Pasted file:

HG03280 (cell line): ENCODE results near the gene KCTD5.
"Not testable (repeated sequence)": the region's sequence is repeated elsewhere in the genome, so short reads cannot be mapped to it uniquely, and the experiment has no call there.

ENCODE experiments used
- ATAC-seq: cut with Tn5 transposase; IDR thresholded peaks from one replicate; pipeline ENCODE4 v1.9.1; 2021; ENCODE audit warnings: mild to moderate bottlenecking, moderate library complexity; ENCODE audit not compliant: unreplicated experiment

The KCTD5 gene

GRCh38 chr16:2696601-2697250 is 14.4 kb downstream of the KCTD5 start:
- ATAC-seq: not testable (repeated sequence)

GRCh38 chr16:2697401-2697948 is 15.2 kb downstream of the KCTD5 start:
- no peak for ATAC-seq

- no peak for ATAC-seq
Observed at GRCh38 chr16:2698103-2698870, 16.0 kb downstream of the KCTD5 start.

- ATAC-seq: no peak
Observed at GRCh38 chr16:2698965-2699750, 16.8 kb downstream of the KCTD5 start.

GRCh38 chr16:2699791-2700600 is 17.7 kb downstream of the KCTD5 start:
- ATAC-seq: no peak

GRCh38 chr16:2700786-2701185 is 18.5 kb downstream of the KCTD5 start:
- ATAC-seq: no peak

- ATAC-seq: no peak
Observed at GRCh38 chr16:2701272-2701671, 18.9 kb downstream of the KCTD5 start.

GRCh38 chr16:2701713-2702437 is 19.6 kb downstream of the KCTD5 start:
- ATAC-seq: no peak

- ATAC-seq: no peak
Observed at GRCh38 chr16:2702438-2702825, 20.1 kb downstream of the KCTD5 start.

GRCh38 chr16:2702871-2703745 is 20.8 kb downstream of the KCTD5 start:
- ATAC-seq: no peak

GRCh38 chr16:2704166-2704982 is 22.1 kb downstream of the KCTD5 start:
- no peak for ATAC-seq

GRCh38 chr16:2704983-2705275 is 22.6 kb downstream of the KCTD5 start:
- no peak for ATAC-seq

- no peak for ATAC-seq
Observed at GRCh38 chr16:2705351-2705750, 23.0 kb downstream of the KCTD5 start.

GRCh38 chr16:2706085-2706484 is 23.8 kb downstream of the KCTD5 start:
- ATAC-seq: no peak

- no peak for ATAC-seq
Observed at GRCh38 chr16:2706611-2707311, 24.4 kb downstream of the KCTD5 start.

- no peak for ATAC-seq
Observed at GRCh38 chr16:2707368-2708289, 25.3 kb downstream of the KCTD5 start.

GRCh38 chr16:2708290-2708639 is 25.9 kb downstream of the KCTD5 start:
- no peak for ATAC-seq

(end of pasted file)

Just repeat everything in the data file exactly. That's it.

HG03280 (cell line): ENCODE results near the gene KCTD5.
"Not testable (repeated sequence)": the region's sequence is repeated elsewhere in the genome, so short reads cannot be mapped to it uniquely, and the experiment has no call there.

ENCODE experiments used
- ATAC-seq: cut with Tn5 transposase; IDR thresholded peaks from one replicate; pipeline ENCODE4 v1.9.1; 2021; ENCODE audit warnings: mild to moderate bottlenecking, moderate library complexity; ENCODE audit not compliant: unreplicated experiment

The KCTD5 gene

GRCh38 chr16:2696601-2697250 is 14.4 kb downstream of the KCTD5 start:
- ATAC-seq: not testable (repeated sequence)

GRCh38 chr16:2697401-2697948 is 15.2 kb downstream of the KCTD5 start:
- no peak for ATAC-seq

- no peak for ATAC-seq
Observed at GRCh38 chr16:2698103-2698870, 16.0 kb downstream of the KCTD5 start.

- ATAC-seq: no peak
Observed at GRCh38 chr16:2698965-2699750, 16.8 kb downstream of the KCTD5 start.

GRCh38 chr16:2699791-2700600 is 17.7 kb downstream of the KCTD5 start:
- ATAC-seq: no peak

GRCh38 chr16:2700786-2701185 is 18.5 kb downstream of the KCTD5 start:
- ATAC-seq: no peak

- ATAC-seq: no peak
Observed at GRCh38 chr16:2701272-2701671, 18.9 kb downstream of the KCTD5 start.

GRCh38 chr16:2701713-2702437 is 19.6 kb downstream of the KCTD5 start:
- ATAC-seq: no peak

- ATAC-seq: no peak
Observed at GRCh38 chr16:2702438-2702825, 20.1 kb downstream of the KCTD5 start.

GRCh38 chr16:2702871-2703745 is 20.8 kb downstream of the KCTD5 start:
- ATAC-seq: no peak

GRCh38 chr16:2704166-2704982 is 22.1 kb downstream of the KCTD5 start:
- no peak for ATAC-seq

GRCh38 chr16:2704983-2705275 is 22.6 kb downstream of the KCTD5 start:
- no peak for ATAC-seq

- no peak for ATAC-seq
Observed at GRCh38 chr16:2705351-2705750, 23.0 kb downstream of the KCTD5 start.

GRCh38 chr16:2706085-2706484 is 23.8 kb downstream of the KCTD5 start:
- ATAC-seq: no peak

- no peak for ATAC-seq
Observed at GRCh38 chr16:2706611-2707311, 24.4 kb downstream of the KCTD5 start.

- no peak for ATAC-seq
Observed at GRCh38 chr16:2707368-2708289, 25.3 kb downstream of the KCTD5 start.

GRCh38 chr16:2708290-2708639 is 25.9 kb downstream of the KCTD5 start:
- no peak for ATAC-seq